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Hearing Loss

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October is Audiology Awarness Month. Visit the rest of the CHS Knowledge Centre for more articles and advice on hearing loss, communication tips and more.

Hearing loss is the loss of hearing in one or both ears and can range from mild to profound. It frequently goes unnoticed and because it can happen gradually, many people don’t notice until it is too late. They often stop communicating and withdraw from family, friends and social situations because they can’t understand what is being said.


Some common signs of hearing loss include:

  • Speaking louder than necessary
  • Constantly asking for words to be repeated
  • Straining to hear
  • Misunderstanding conversations, especially in loud environments
  • Favouring one ear
  • Thinking that people always mumble
  • Turning the television or radio up louder than usual
  • Difficulty hearing on the telephone
  • Withdrawing from social interaction
  • Ringing or buzzing in one or both ears
  • Appearing dull and disinterested, slow to respond, or just not quite “with it”


If you are experiencing any of these signs of hearing loss, contact CHS to make an appointment for a hearing test or take our online hearing test.


Types of Hearing Loss

Hearing loss can be categorized by which part of the auditory system is affected. There are 3 basic types of hearing loss:  sensorineural, conductive and mixed.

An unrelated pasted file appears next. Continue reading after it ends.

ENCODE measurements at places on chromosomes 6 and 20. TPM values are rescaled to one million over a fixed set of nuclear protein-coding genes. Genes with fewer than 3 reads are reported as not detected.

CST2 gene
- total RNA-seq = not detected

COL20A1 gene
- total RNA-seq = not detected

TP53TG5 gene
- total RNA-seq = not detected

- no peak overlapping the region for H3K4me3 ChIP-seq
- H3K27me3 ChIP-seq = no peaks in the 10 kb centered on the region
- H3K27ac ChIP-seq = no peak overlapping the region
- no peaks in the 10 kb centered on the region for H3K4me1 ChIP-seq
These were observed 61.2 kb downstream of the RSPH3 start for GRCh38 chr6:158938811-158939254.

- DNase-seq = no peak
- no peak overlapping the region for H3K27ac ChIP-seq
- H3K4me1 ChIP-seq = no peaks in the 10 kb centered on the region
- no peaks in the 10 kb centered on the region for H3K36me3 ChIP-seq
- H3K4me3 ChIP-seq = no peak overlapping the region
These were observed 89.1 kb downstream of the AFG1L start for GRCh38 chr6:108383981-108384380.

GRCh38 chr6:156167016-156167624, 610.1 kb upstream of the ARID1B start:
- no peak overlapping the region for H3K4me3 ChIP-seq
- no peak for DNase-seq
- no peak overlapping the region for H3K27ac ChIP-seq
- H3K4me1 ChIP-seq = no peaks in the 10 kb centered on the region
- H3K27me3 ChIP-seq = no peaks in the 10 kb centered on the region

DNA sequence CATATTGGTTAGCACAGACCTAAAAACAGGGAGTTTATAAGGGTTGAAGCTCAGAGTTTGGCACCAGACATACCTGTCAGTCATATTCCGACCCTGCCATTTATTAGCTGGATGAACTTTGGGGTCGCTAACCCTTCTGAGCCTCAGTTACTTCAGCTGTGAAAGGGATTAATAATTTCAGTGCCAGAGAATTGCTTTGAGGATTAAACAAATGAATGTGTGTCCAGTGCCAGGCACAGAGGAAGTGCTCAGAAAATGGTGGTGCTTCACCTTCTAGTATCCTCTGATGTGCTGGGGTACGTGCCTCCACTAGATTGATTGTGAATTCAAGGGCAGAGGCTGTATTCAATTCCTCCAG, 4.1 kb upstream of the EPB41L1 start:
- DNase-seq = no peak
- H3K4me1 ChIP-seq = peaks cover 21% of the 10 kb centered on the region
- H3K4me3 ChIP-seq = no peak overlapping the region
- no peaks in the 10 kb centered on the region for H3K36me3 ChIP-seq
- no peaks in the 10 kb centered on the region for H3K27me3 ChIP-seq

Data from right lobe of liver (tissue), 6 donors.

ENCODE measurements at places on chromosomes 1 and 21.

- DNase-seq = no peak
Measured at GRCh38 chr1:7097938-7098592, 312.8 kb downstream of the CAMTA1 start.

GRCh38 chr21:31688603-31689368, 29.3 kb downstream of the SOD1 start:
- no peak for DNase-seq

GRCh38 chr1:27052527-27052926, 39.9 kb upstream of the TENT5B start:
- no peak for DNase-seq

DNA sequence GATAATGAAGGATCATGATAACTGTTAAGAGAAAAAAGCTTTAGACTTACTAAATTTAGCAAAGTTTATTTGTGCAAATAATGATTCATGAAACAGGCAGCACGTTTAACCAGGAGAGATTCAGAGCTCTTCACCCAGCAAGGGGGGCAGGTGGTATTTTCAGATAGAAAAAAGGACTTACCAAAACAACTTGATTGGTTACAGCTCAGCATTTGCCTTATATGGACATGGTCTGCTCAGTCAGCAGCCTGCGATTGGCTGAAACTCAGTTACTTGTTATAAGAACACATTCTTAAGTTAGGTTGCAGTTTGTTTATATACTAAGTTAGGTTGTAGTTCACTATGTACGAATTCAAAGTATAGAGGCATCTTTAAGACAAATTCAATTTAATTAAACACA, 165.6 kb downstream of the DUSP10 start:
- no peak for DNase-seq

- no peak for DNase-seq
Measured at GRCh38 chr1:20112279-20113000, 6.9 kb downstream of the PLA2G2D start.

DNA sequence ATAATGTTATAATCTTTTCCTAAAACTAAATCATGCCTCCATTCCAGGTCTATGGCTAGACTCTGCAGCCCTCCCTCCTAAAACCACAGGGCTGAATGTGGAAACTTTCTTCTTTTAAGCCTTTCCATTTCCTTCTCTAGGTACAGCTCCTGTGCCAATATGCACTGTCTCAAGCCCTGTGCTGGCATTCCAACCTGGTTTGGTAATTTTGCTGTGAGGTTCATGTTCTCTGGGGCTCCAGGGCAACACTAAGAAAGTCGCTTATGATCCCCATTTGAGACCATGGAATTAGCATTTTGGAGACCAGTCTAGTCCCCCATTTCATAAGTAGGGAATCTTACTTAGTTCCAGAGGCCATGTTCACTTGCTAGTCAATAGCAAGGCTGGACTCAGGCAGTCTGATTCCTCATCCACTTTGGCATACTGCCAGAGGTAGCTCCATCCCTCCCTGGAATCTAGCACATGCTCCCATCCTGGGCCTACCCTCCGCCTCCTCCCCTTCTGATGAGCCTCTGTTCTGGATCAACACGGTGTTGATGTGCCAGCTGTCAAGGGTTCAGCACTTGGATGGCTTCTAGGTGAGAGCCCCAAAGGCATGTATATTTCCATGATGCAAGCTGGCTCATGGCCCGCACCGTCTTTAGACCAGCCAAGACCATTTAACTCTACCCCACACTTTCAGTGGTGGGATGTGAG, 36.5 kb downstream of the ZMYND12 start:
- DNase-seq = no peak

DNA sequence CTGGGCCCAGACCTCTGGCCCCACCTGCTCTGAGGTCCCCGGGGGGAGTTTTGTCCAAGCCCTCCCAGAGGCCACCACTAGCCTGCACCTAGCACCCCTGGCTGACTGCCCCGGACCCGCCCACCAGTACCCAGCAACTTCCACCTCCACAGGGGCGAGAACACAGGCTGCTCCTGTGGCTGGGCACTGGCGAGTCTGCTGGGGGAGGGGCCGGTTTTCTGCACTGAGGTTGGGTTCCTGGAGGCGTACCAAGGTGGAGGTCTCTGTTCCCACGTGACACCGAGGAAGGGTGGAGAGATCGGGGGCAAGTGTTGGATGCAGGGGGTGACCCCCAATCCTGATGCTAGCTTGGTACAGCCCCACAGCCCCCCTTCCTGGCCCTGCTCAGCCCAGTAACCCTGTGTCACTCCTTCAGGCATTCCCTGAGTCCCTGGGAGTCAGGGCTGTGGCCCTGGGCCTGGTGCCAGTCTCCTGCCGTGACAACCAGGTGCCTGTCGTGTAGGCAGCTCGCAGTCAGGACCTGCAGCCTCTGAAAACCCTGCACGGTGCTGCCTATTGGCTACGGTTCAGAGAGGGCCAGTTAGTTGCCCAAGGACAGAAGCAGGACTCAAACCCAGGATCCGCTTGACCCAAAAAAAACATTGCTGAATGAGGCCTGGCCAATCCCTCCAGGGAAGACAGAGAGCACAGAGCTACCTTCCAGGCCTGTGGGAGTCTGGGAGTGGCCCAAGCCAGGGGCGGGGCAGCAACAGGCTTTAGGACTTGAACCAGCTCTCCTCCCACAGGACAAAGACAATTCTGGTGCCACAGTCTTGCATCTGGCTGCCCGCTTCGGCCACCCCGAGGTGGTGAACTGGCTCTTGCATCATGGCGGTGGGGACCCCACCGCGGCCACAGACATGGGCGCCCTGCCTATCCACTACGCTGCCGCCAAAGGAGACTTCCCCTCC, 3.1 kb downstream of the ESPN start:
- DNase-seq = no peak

Sensorineural Hearing Loss occurs when there is damage to the inner ear (cochlea) or hearing nerve in the brain.

Some causes of sensorineural hearing loss include:

  • Aging – gradual age-related hearing loss is called presbycusis
  • Excessive exposure to loud noise
  • Viral or bacterial infections
  • Certain medications
  • Meniere's disease
  • Acoustic Neuroma – a tumour which is located between the ear and the brain
  • Hereditary factors


Conductive Hearing Loss occurs when sound is not conducted efficiently through the ear canal, eardrum or middle ear.

Some causes of conductive hearing loss include:

  • Infection of the ear canal or middle ear
  • Fluid in the middle ear
  • Perforation or scarring of the eardrum
  • Wax build-up
  • Dislocation of the ossicles (three middle – ear bones)
  • Foreign objects in the ear canal
  • Otosclerosis
  • Unusual growths and tumours


Mixed Hearing Loss occurs when there is a combination of both sensorineural and conductive issues. In other words, both the middle ear and inner ear are affected.


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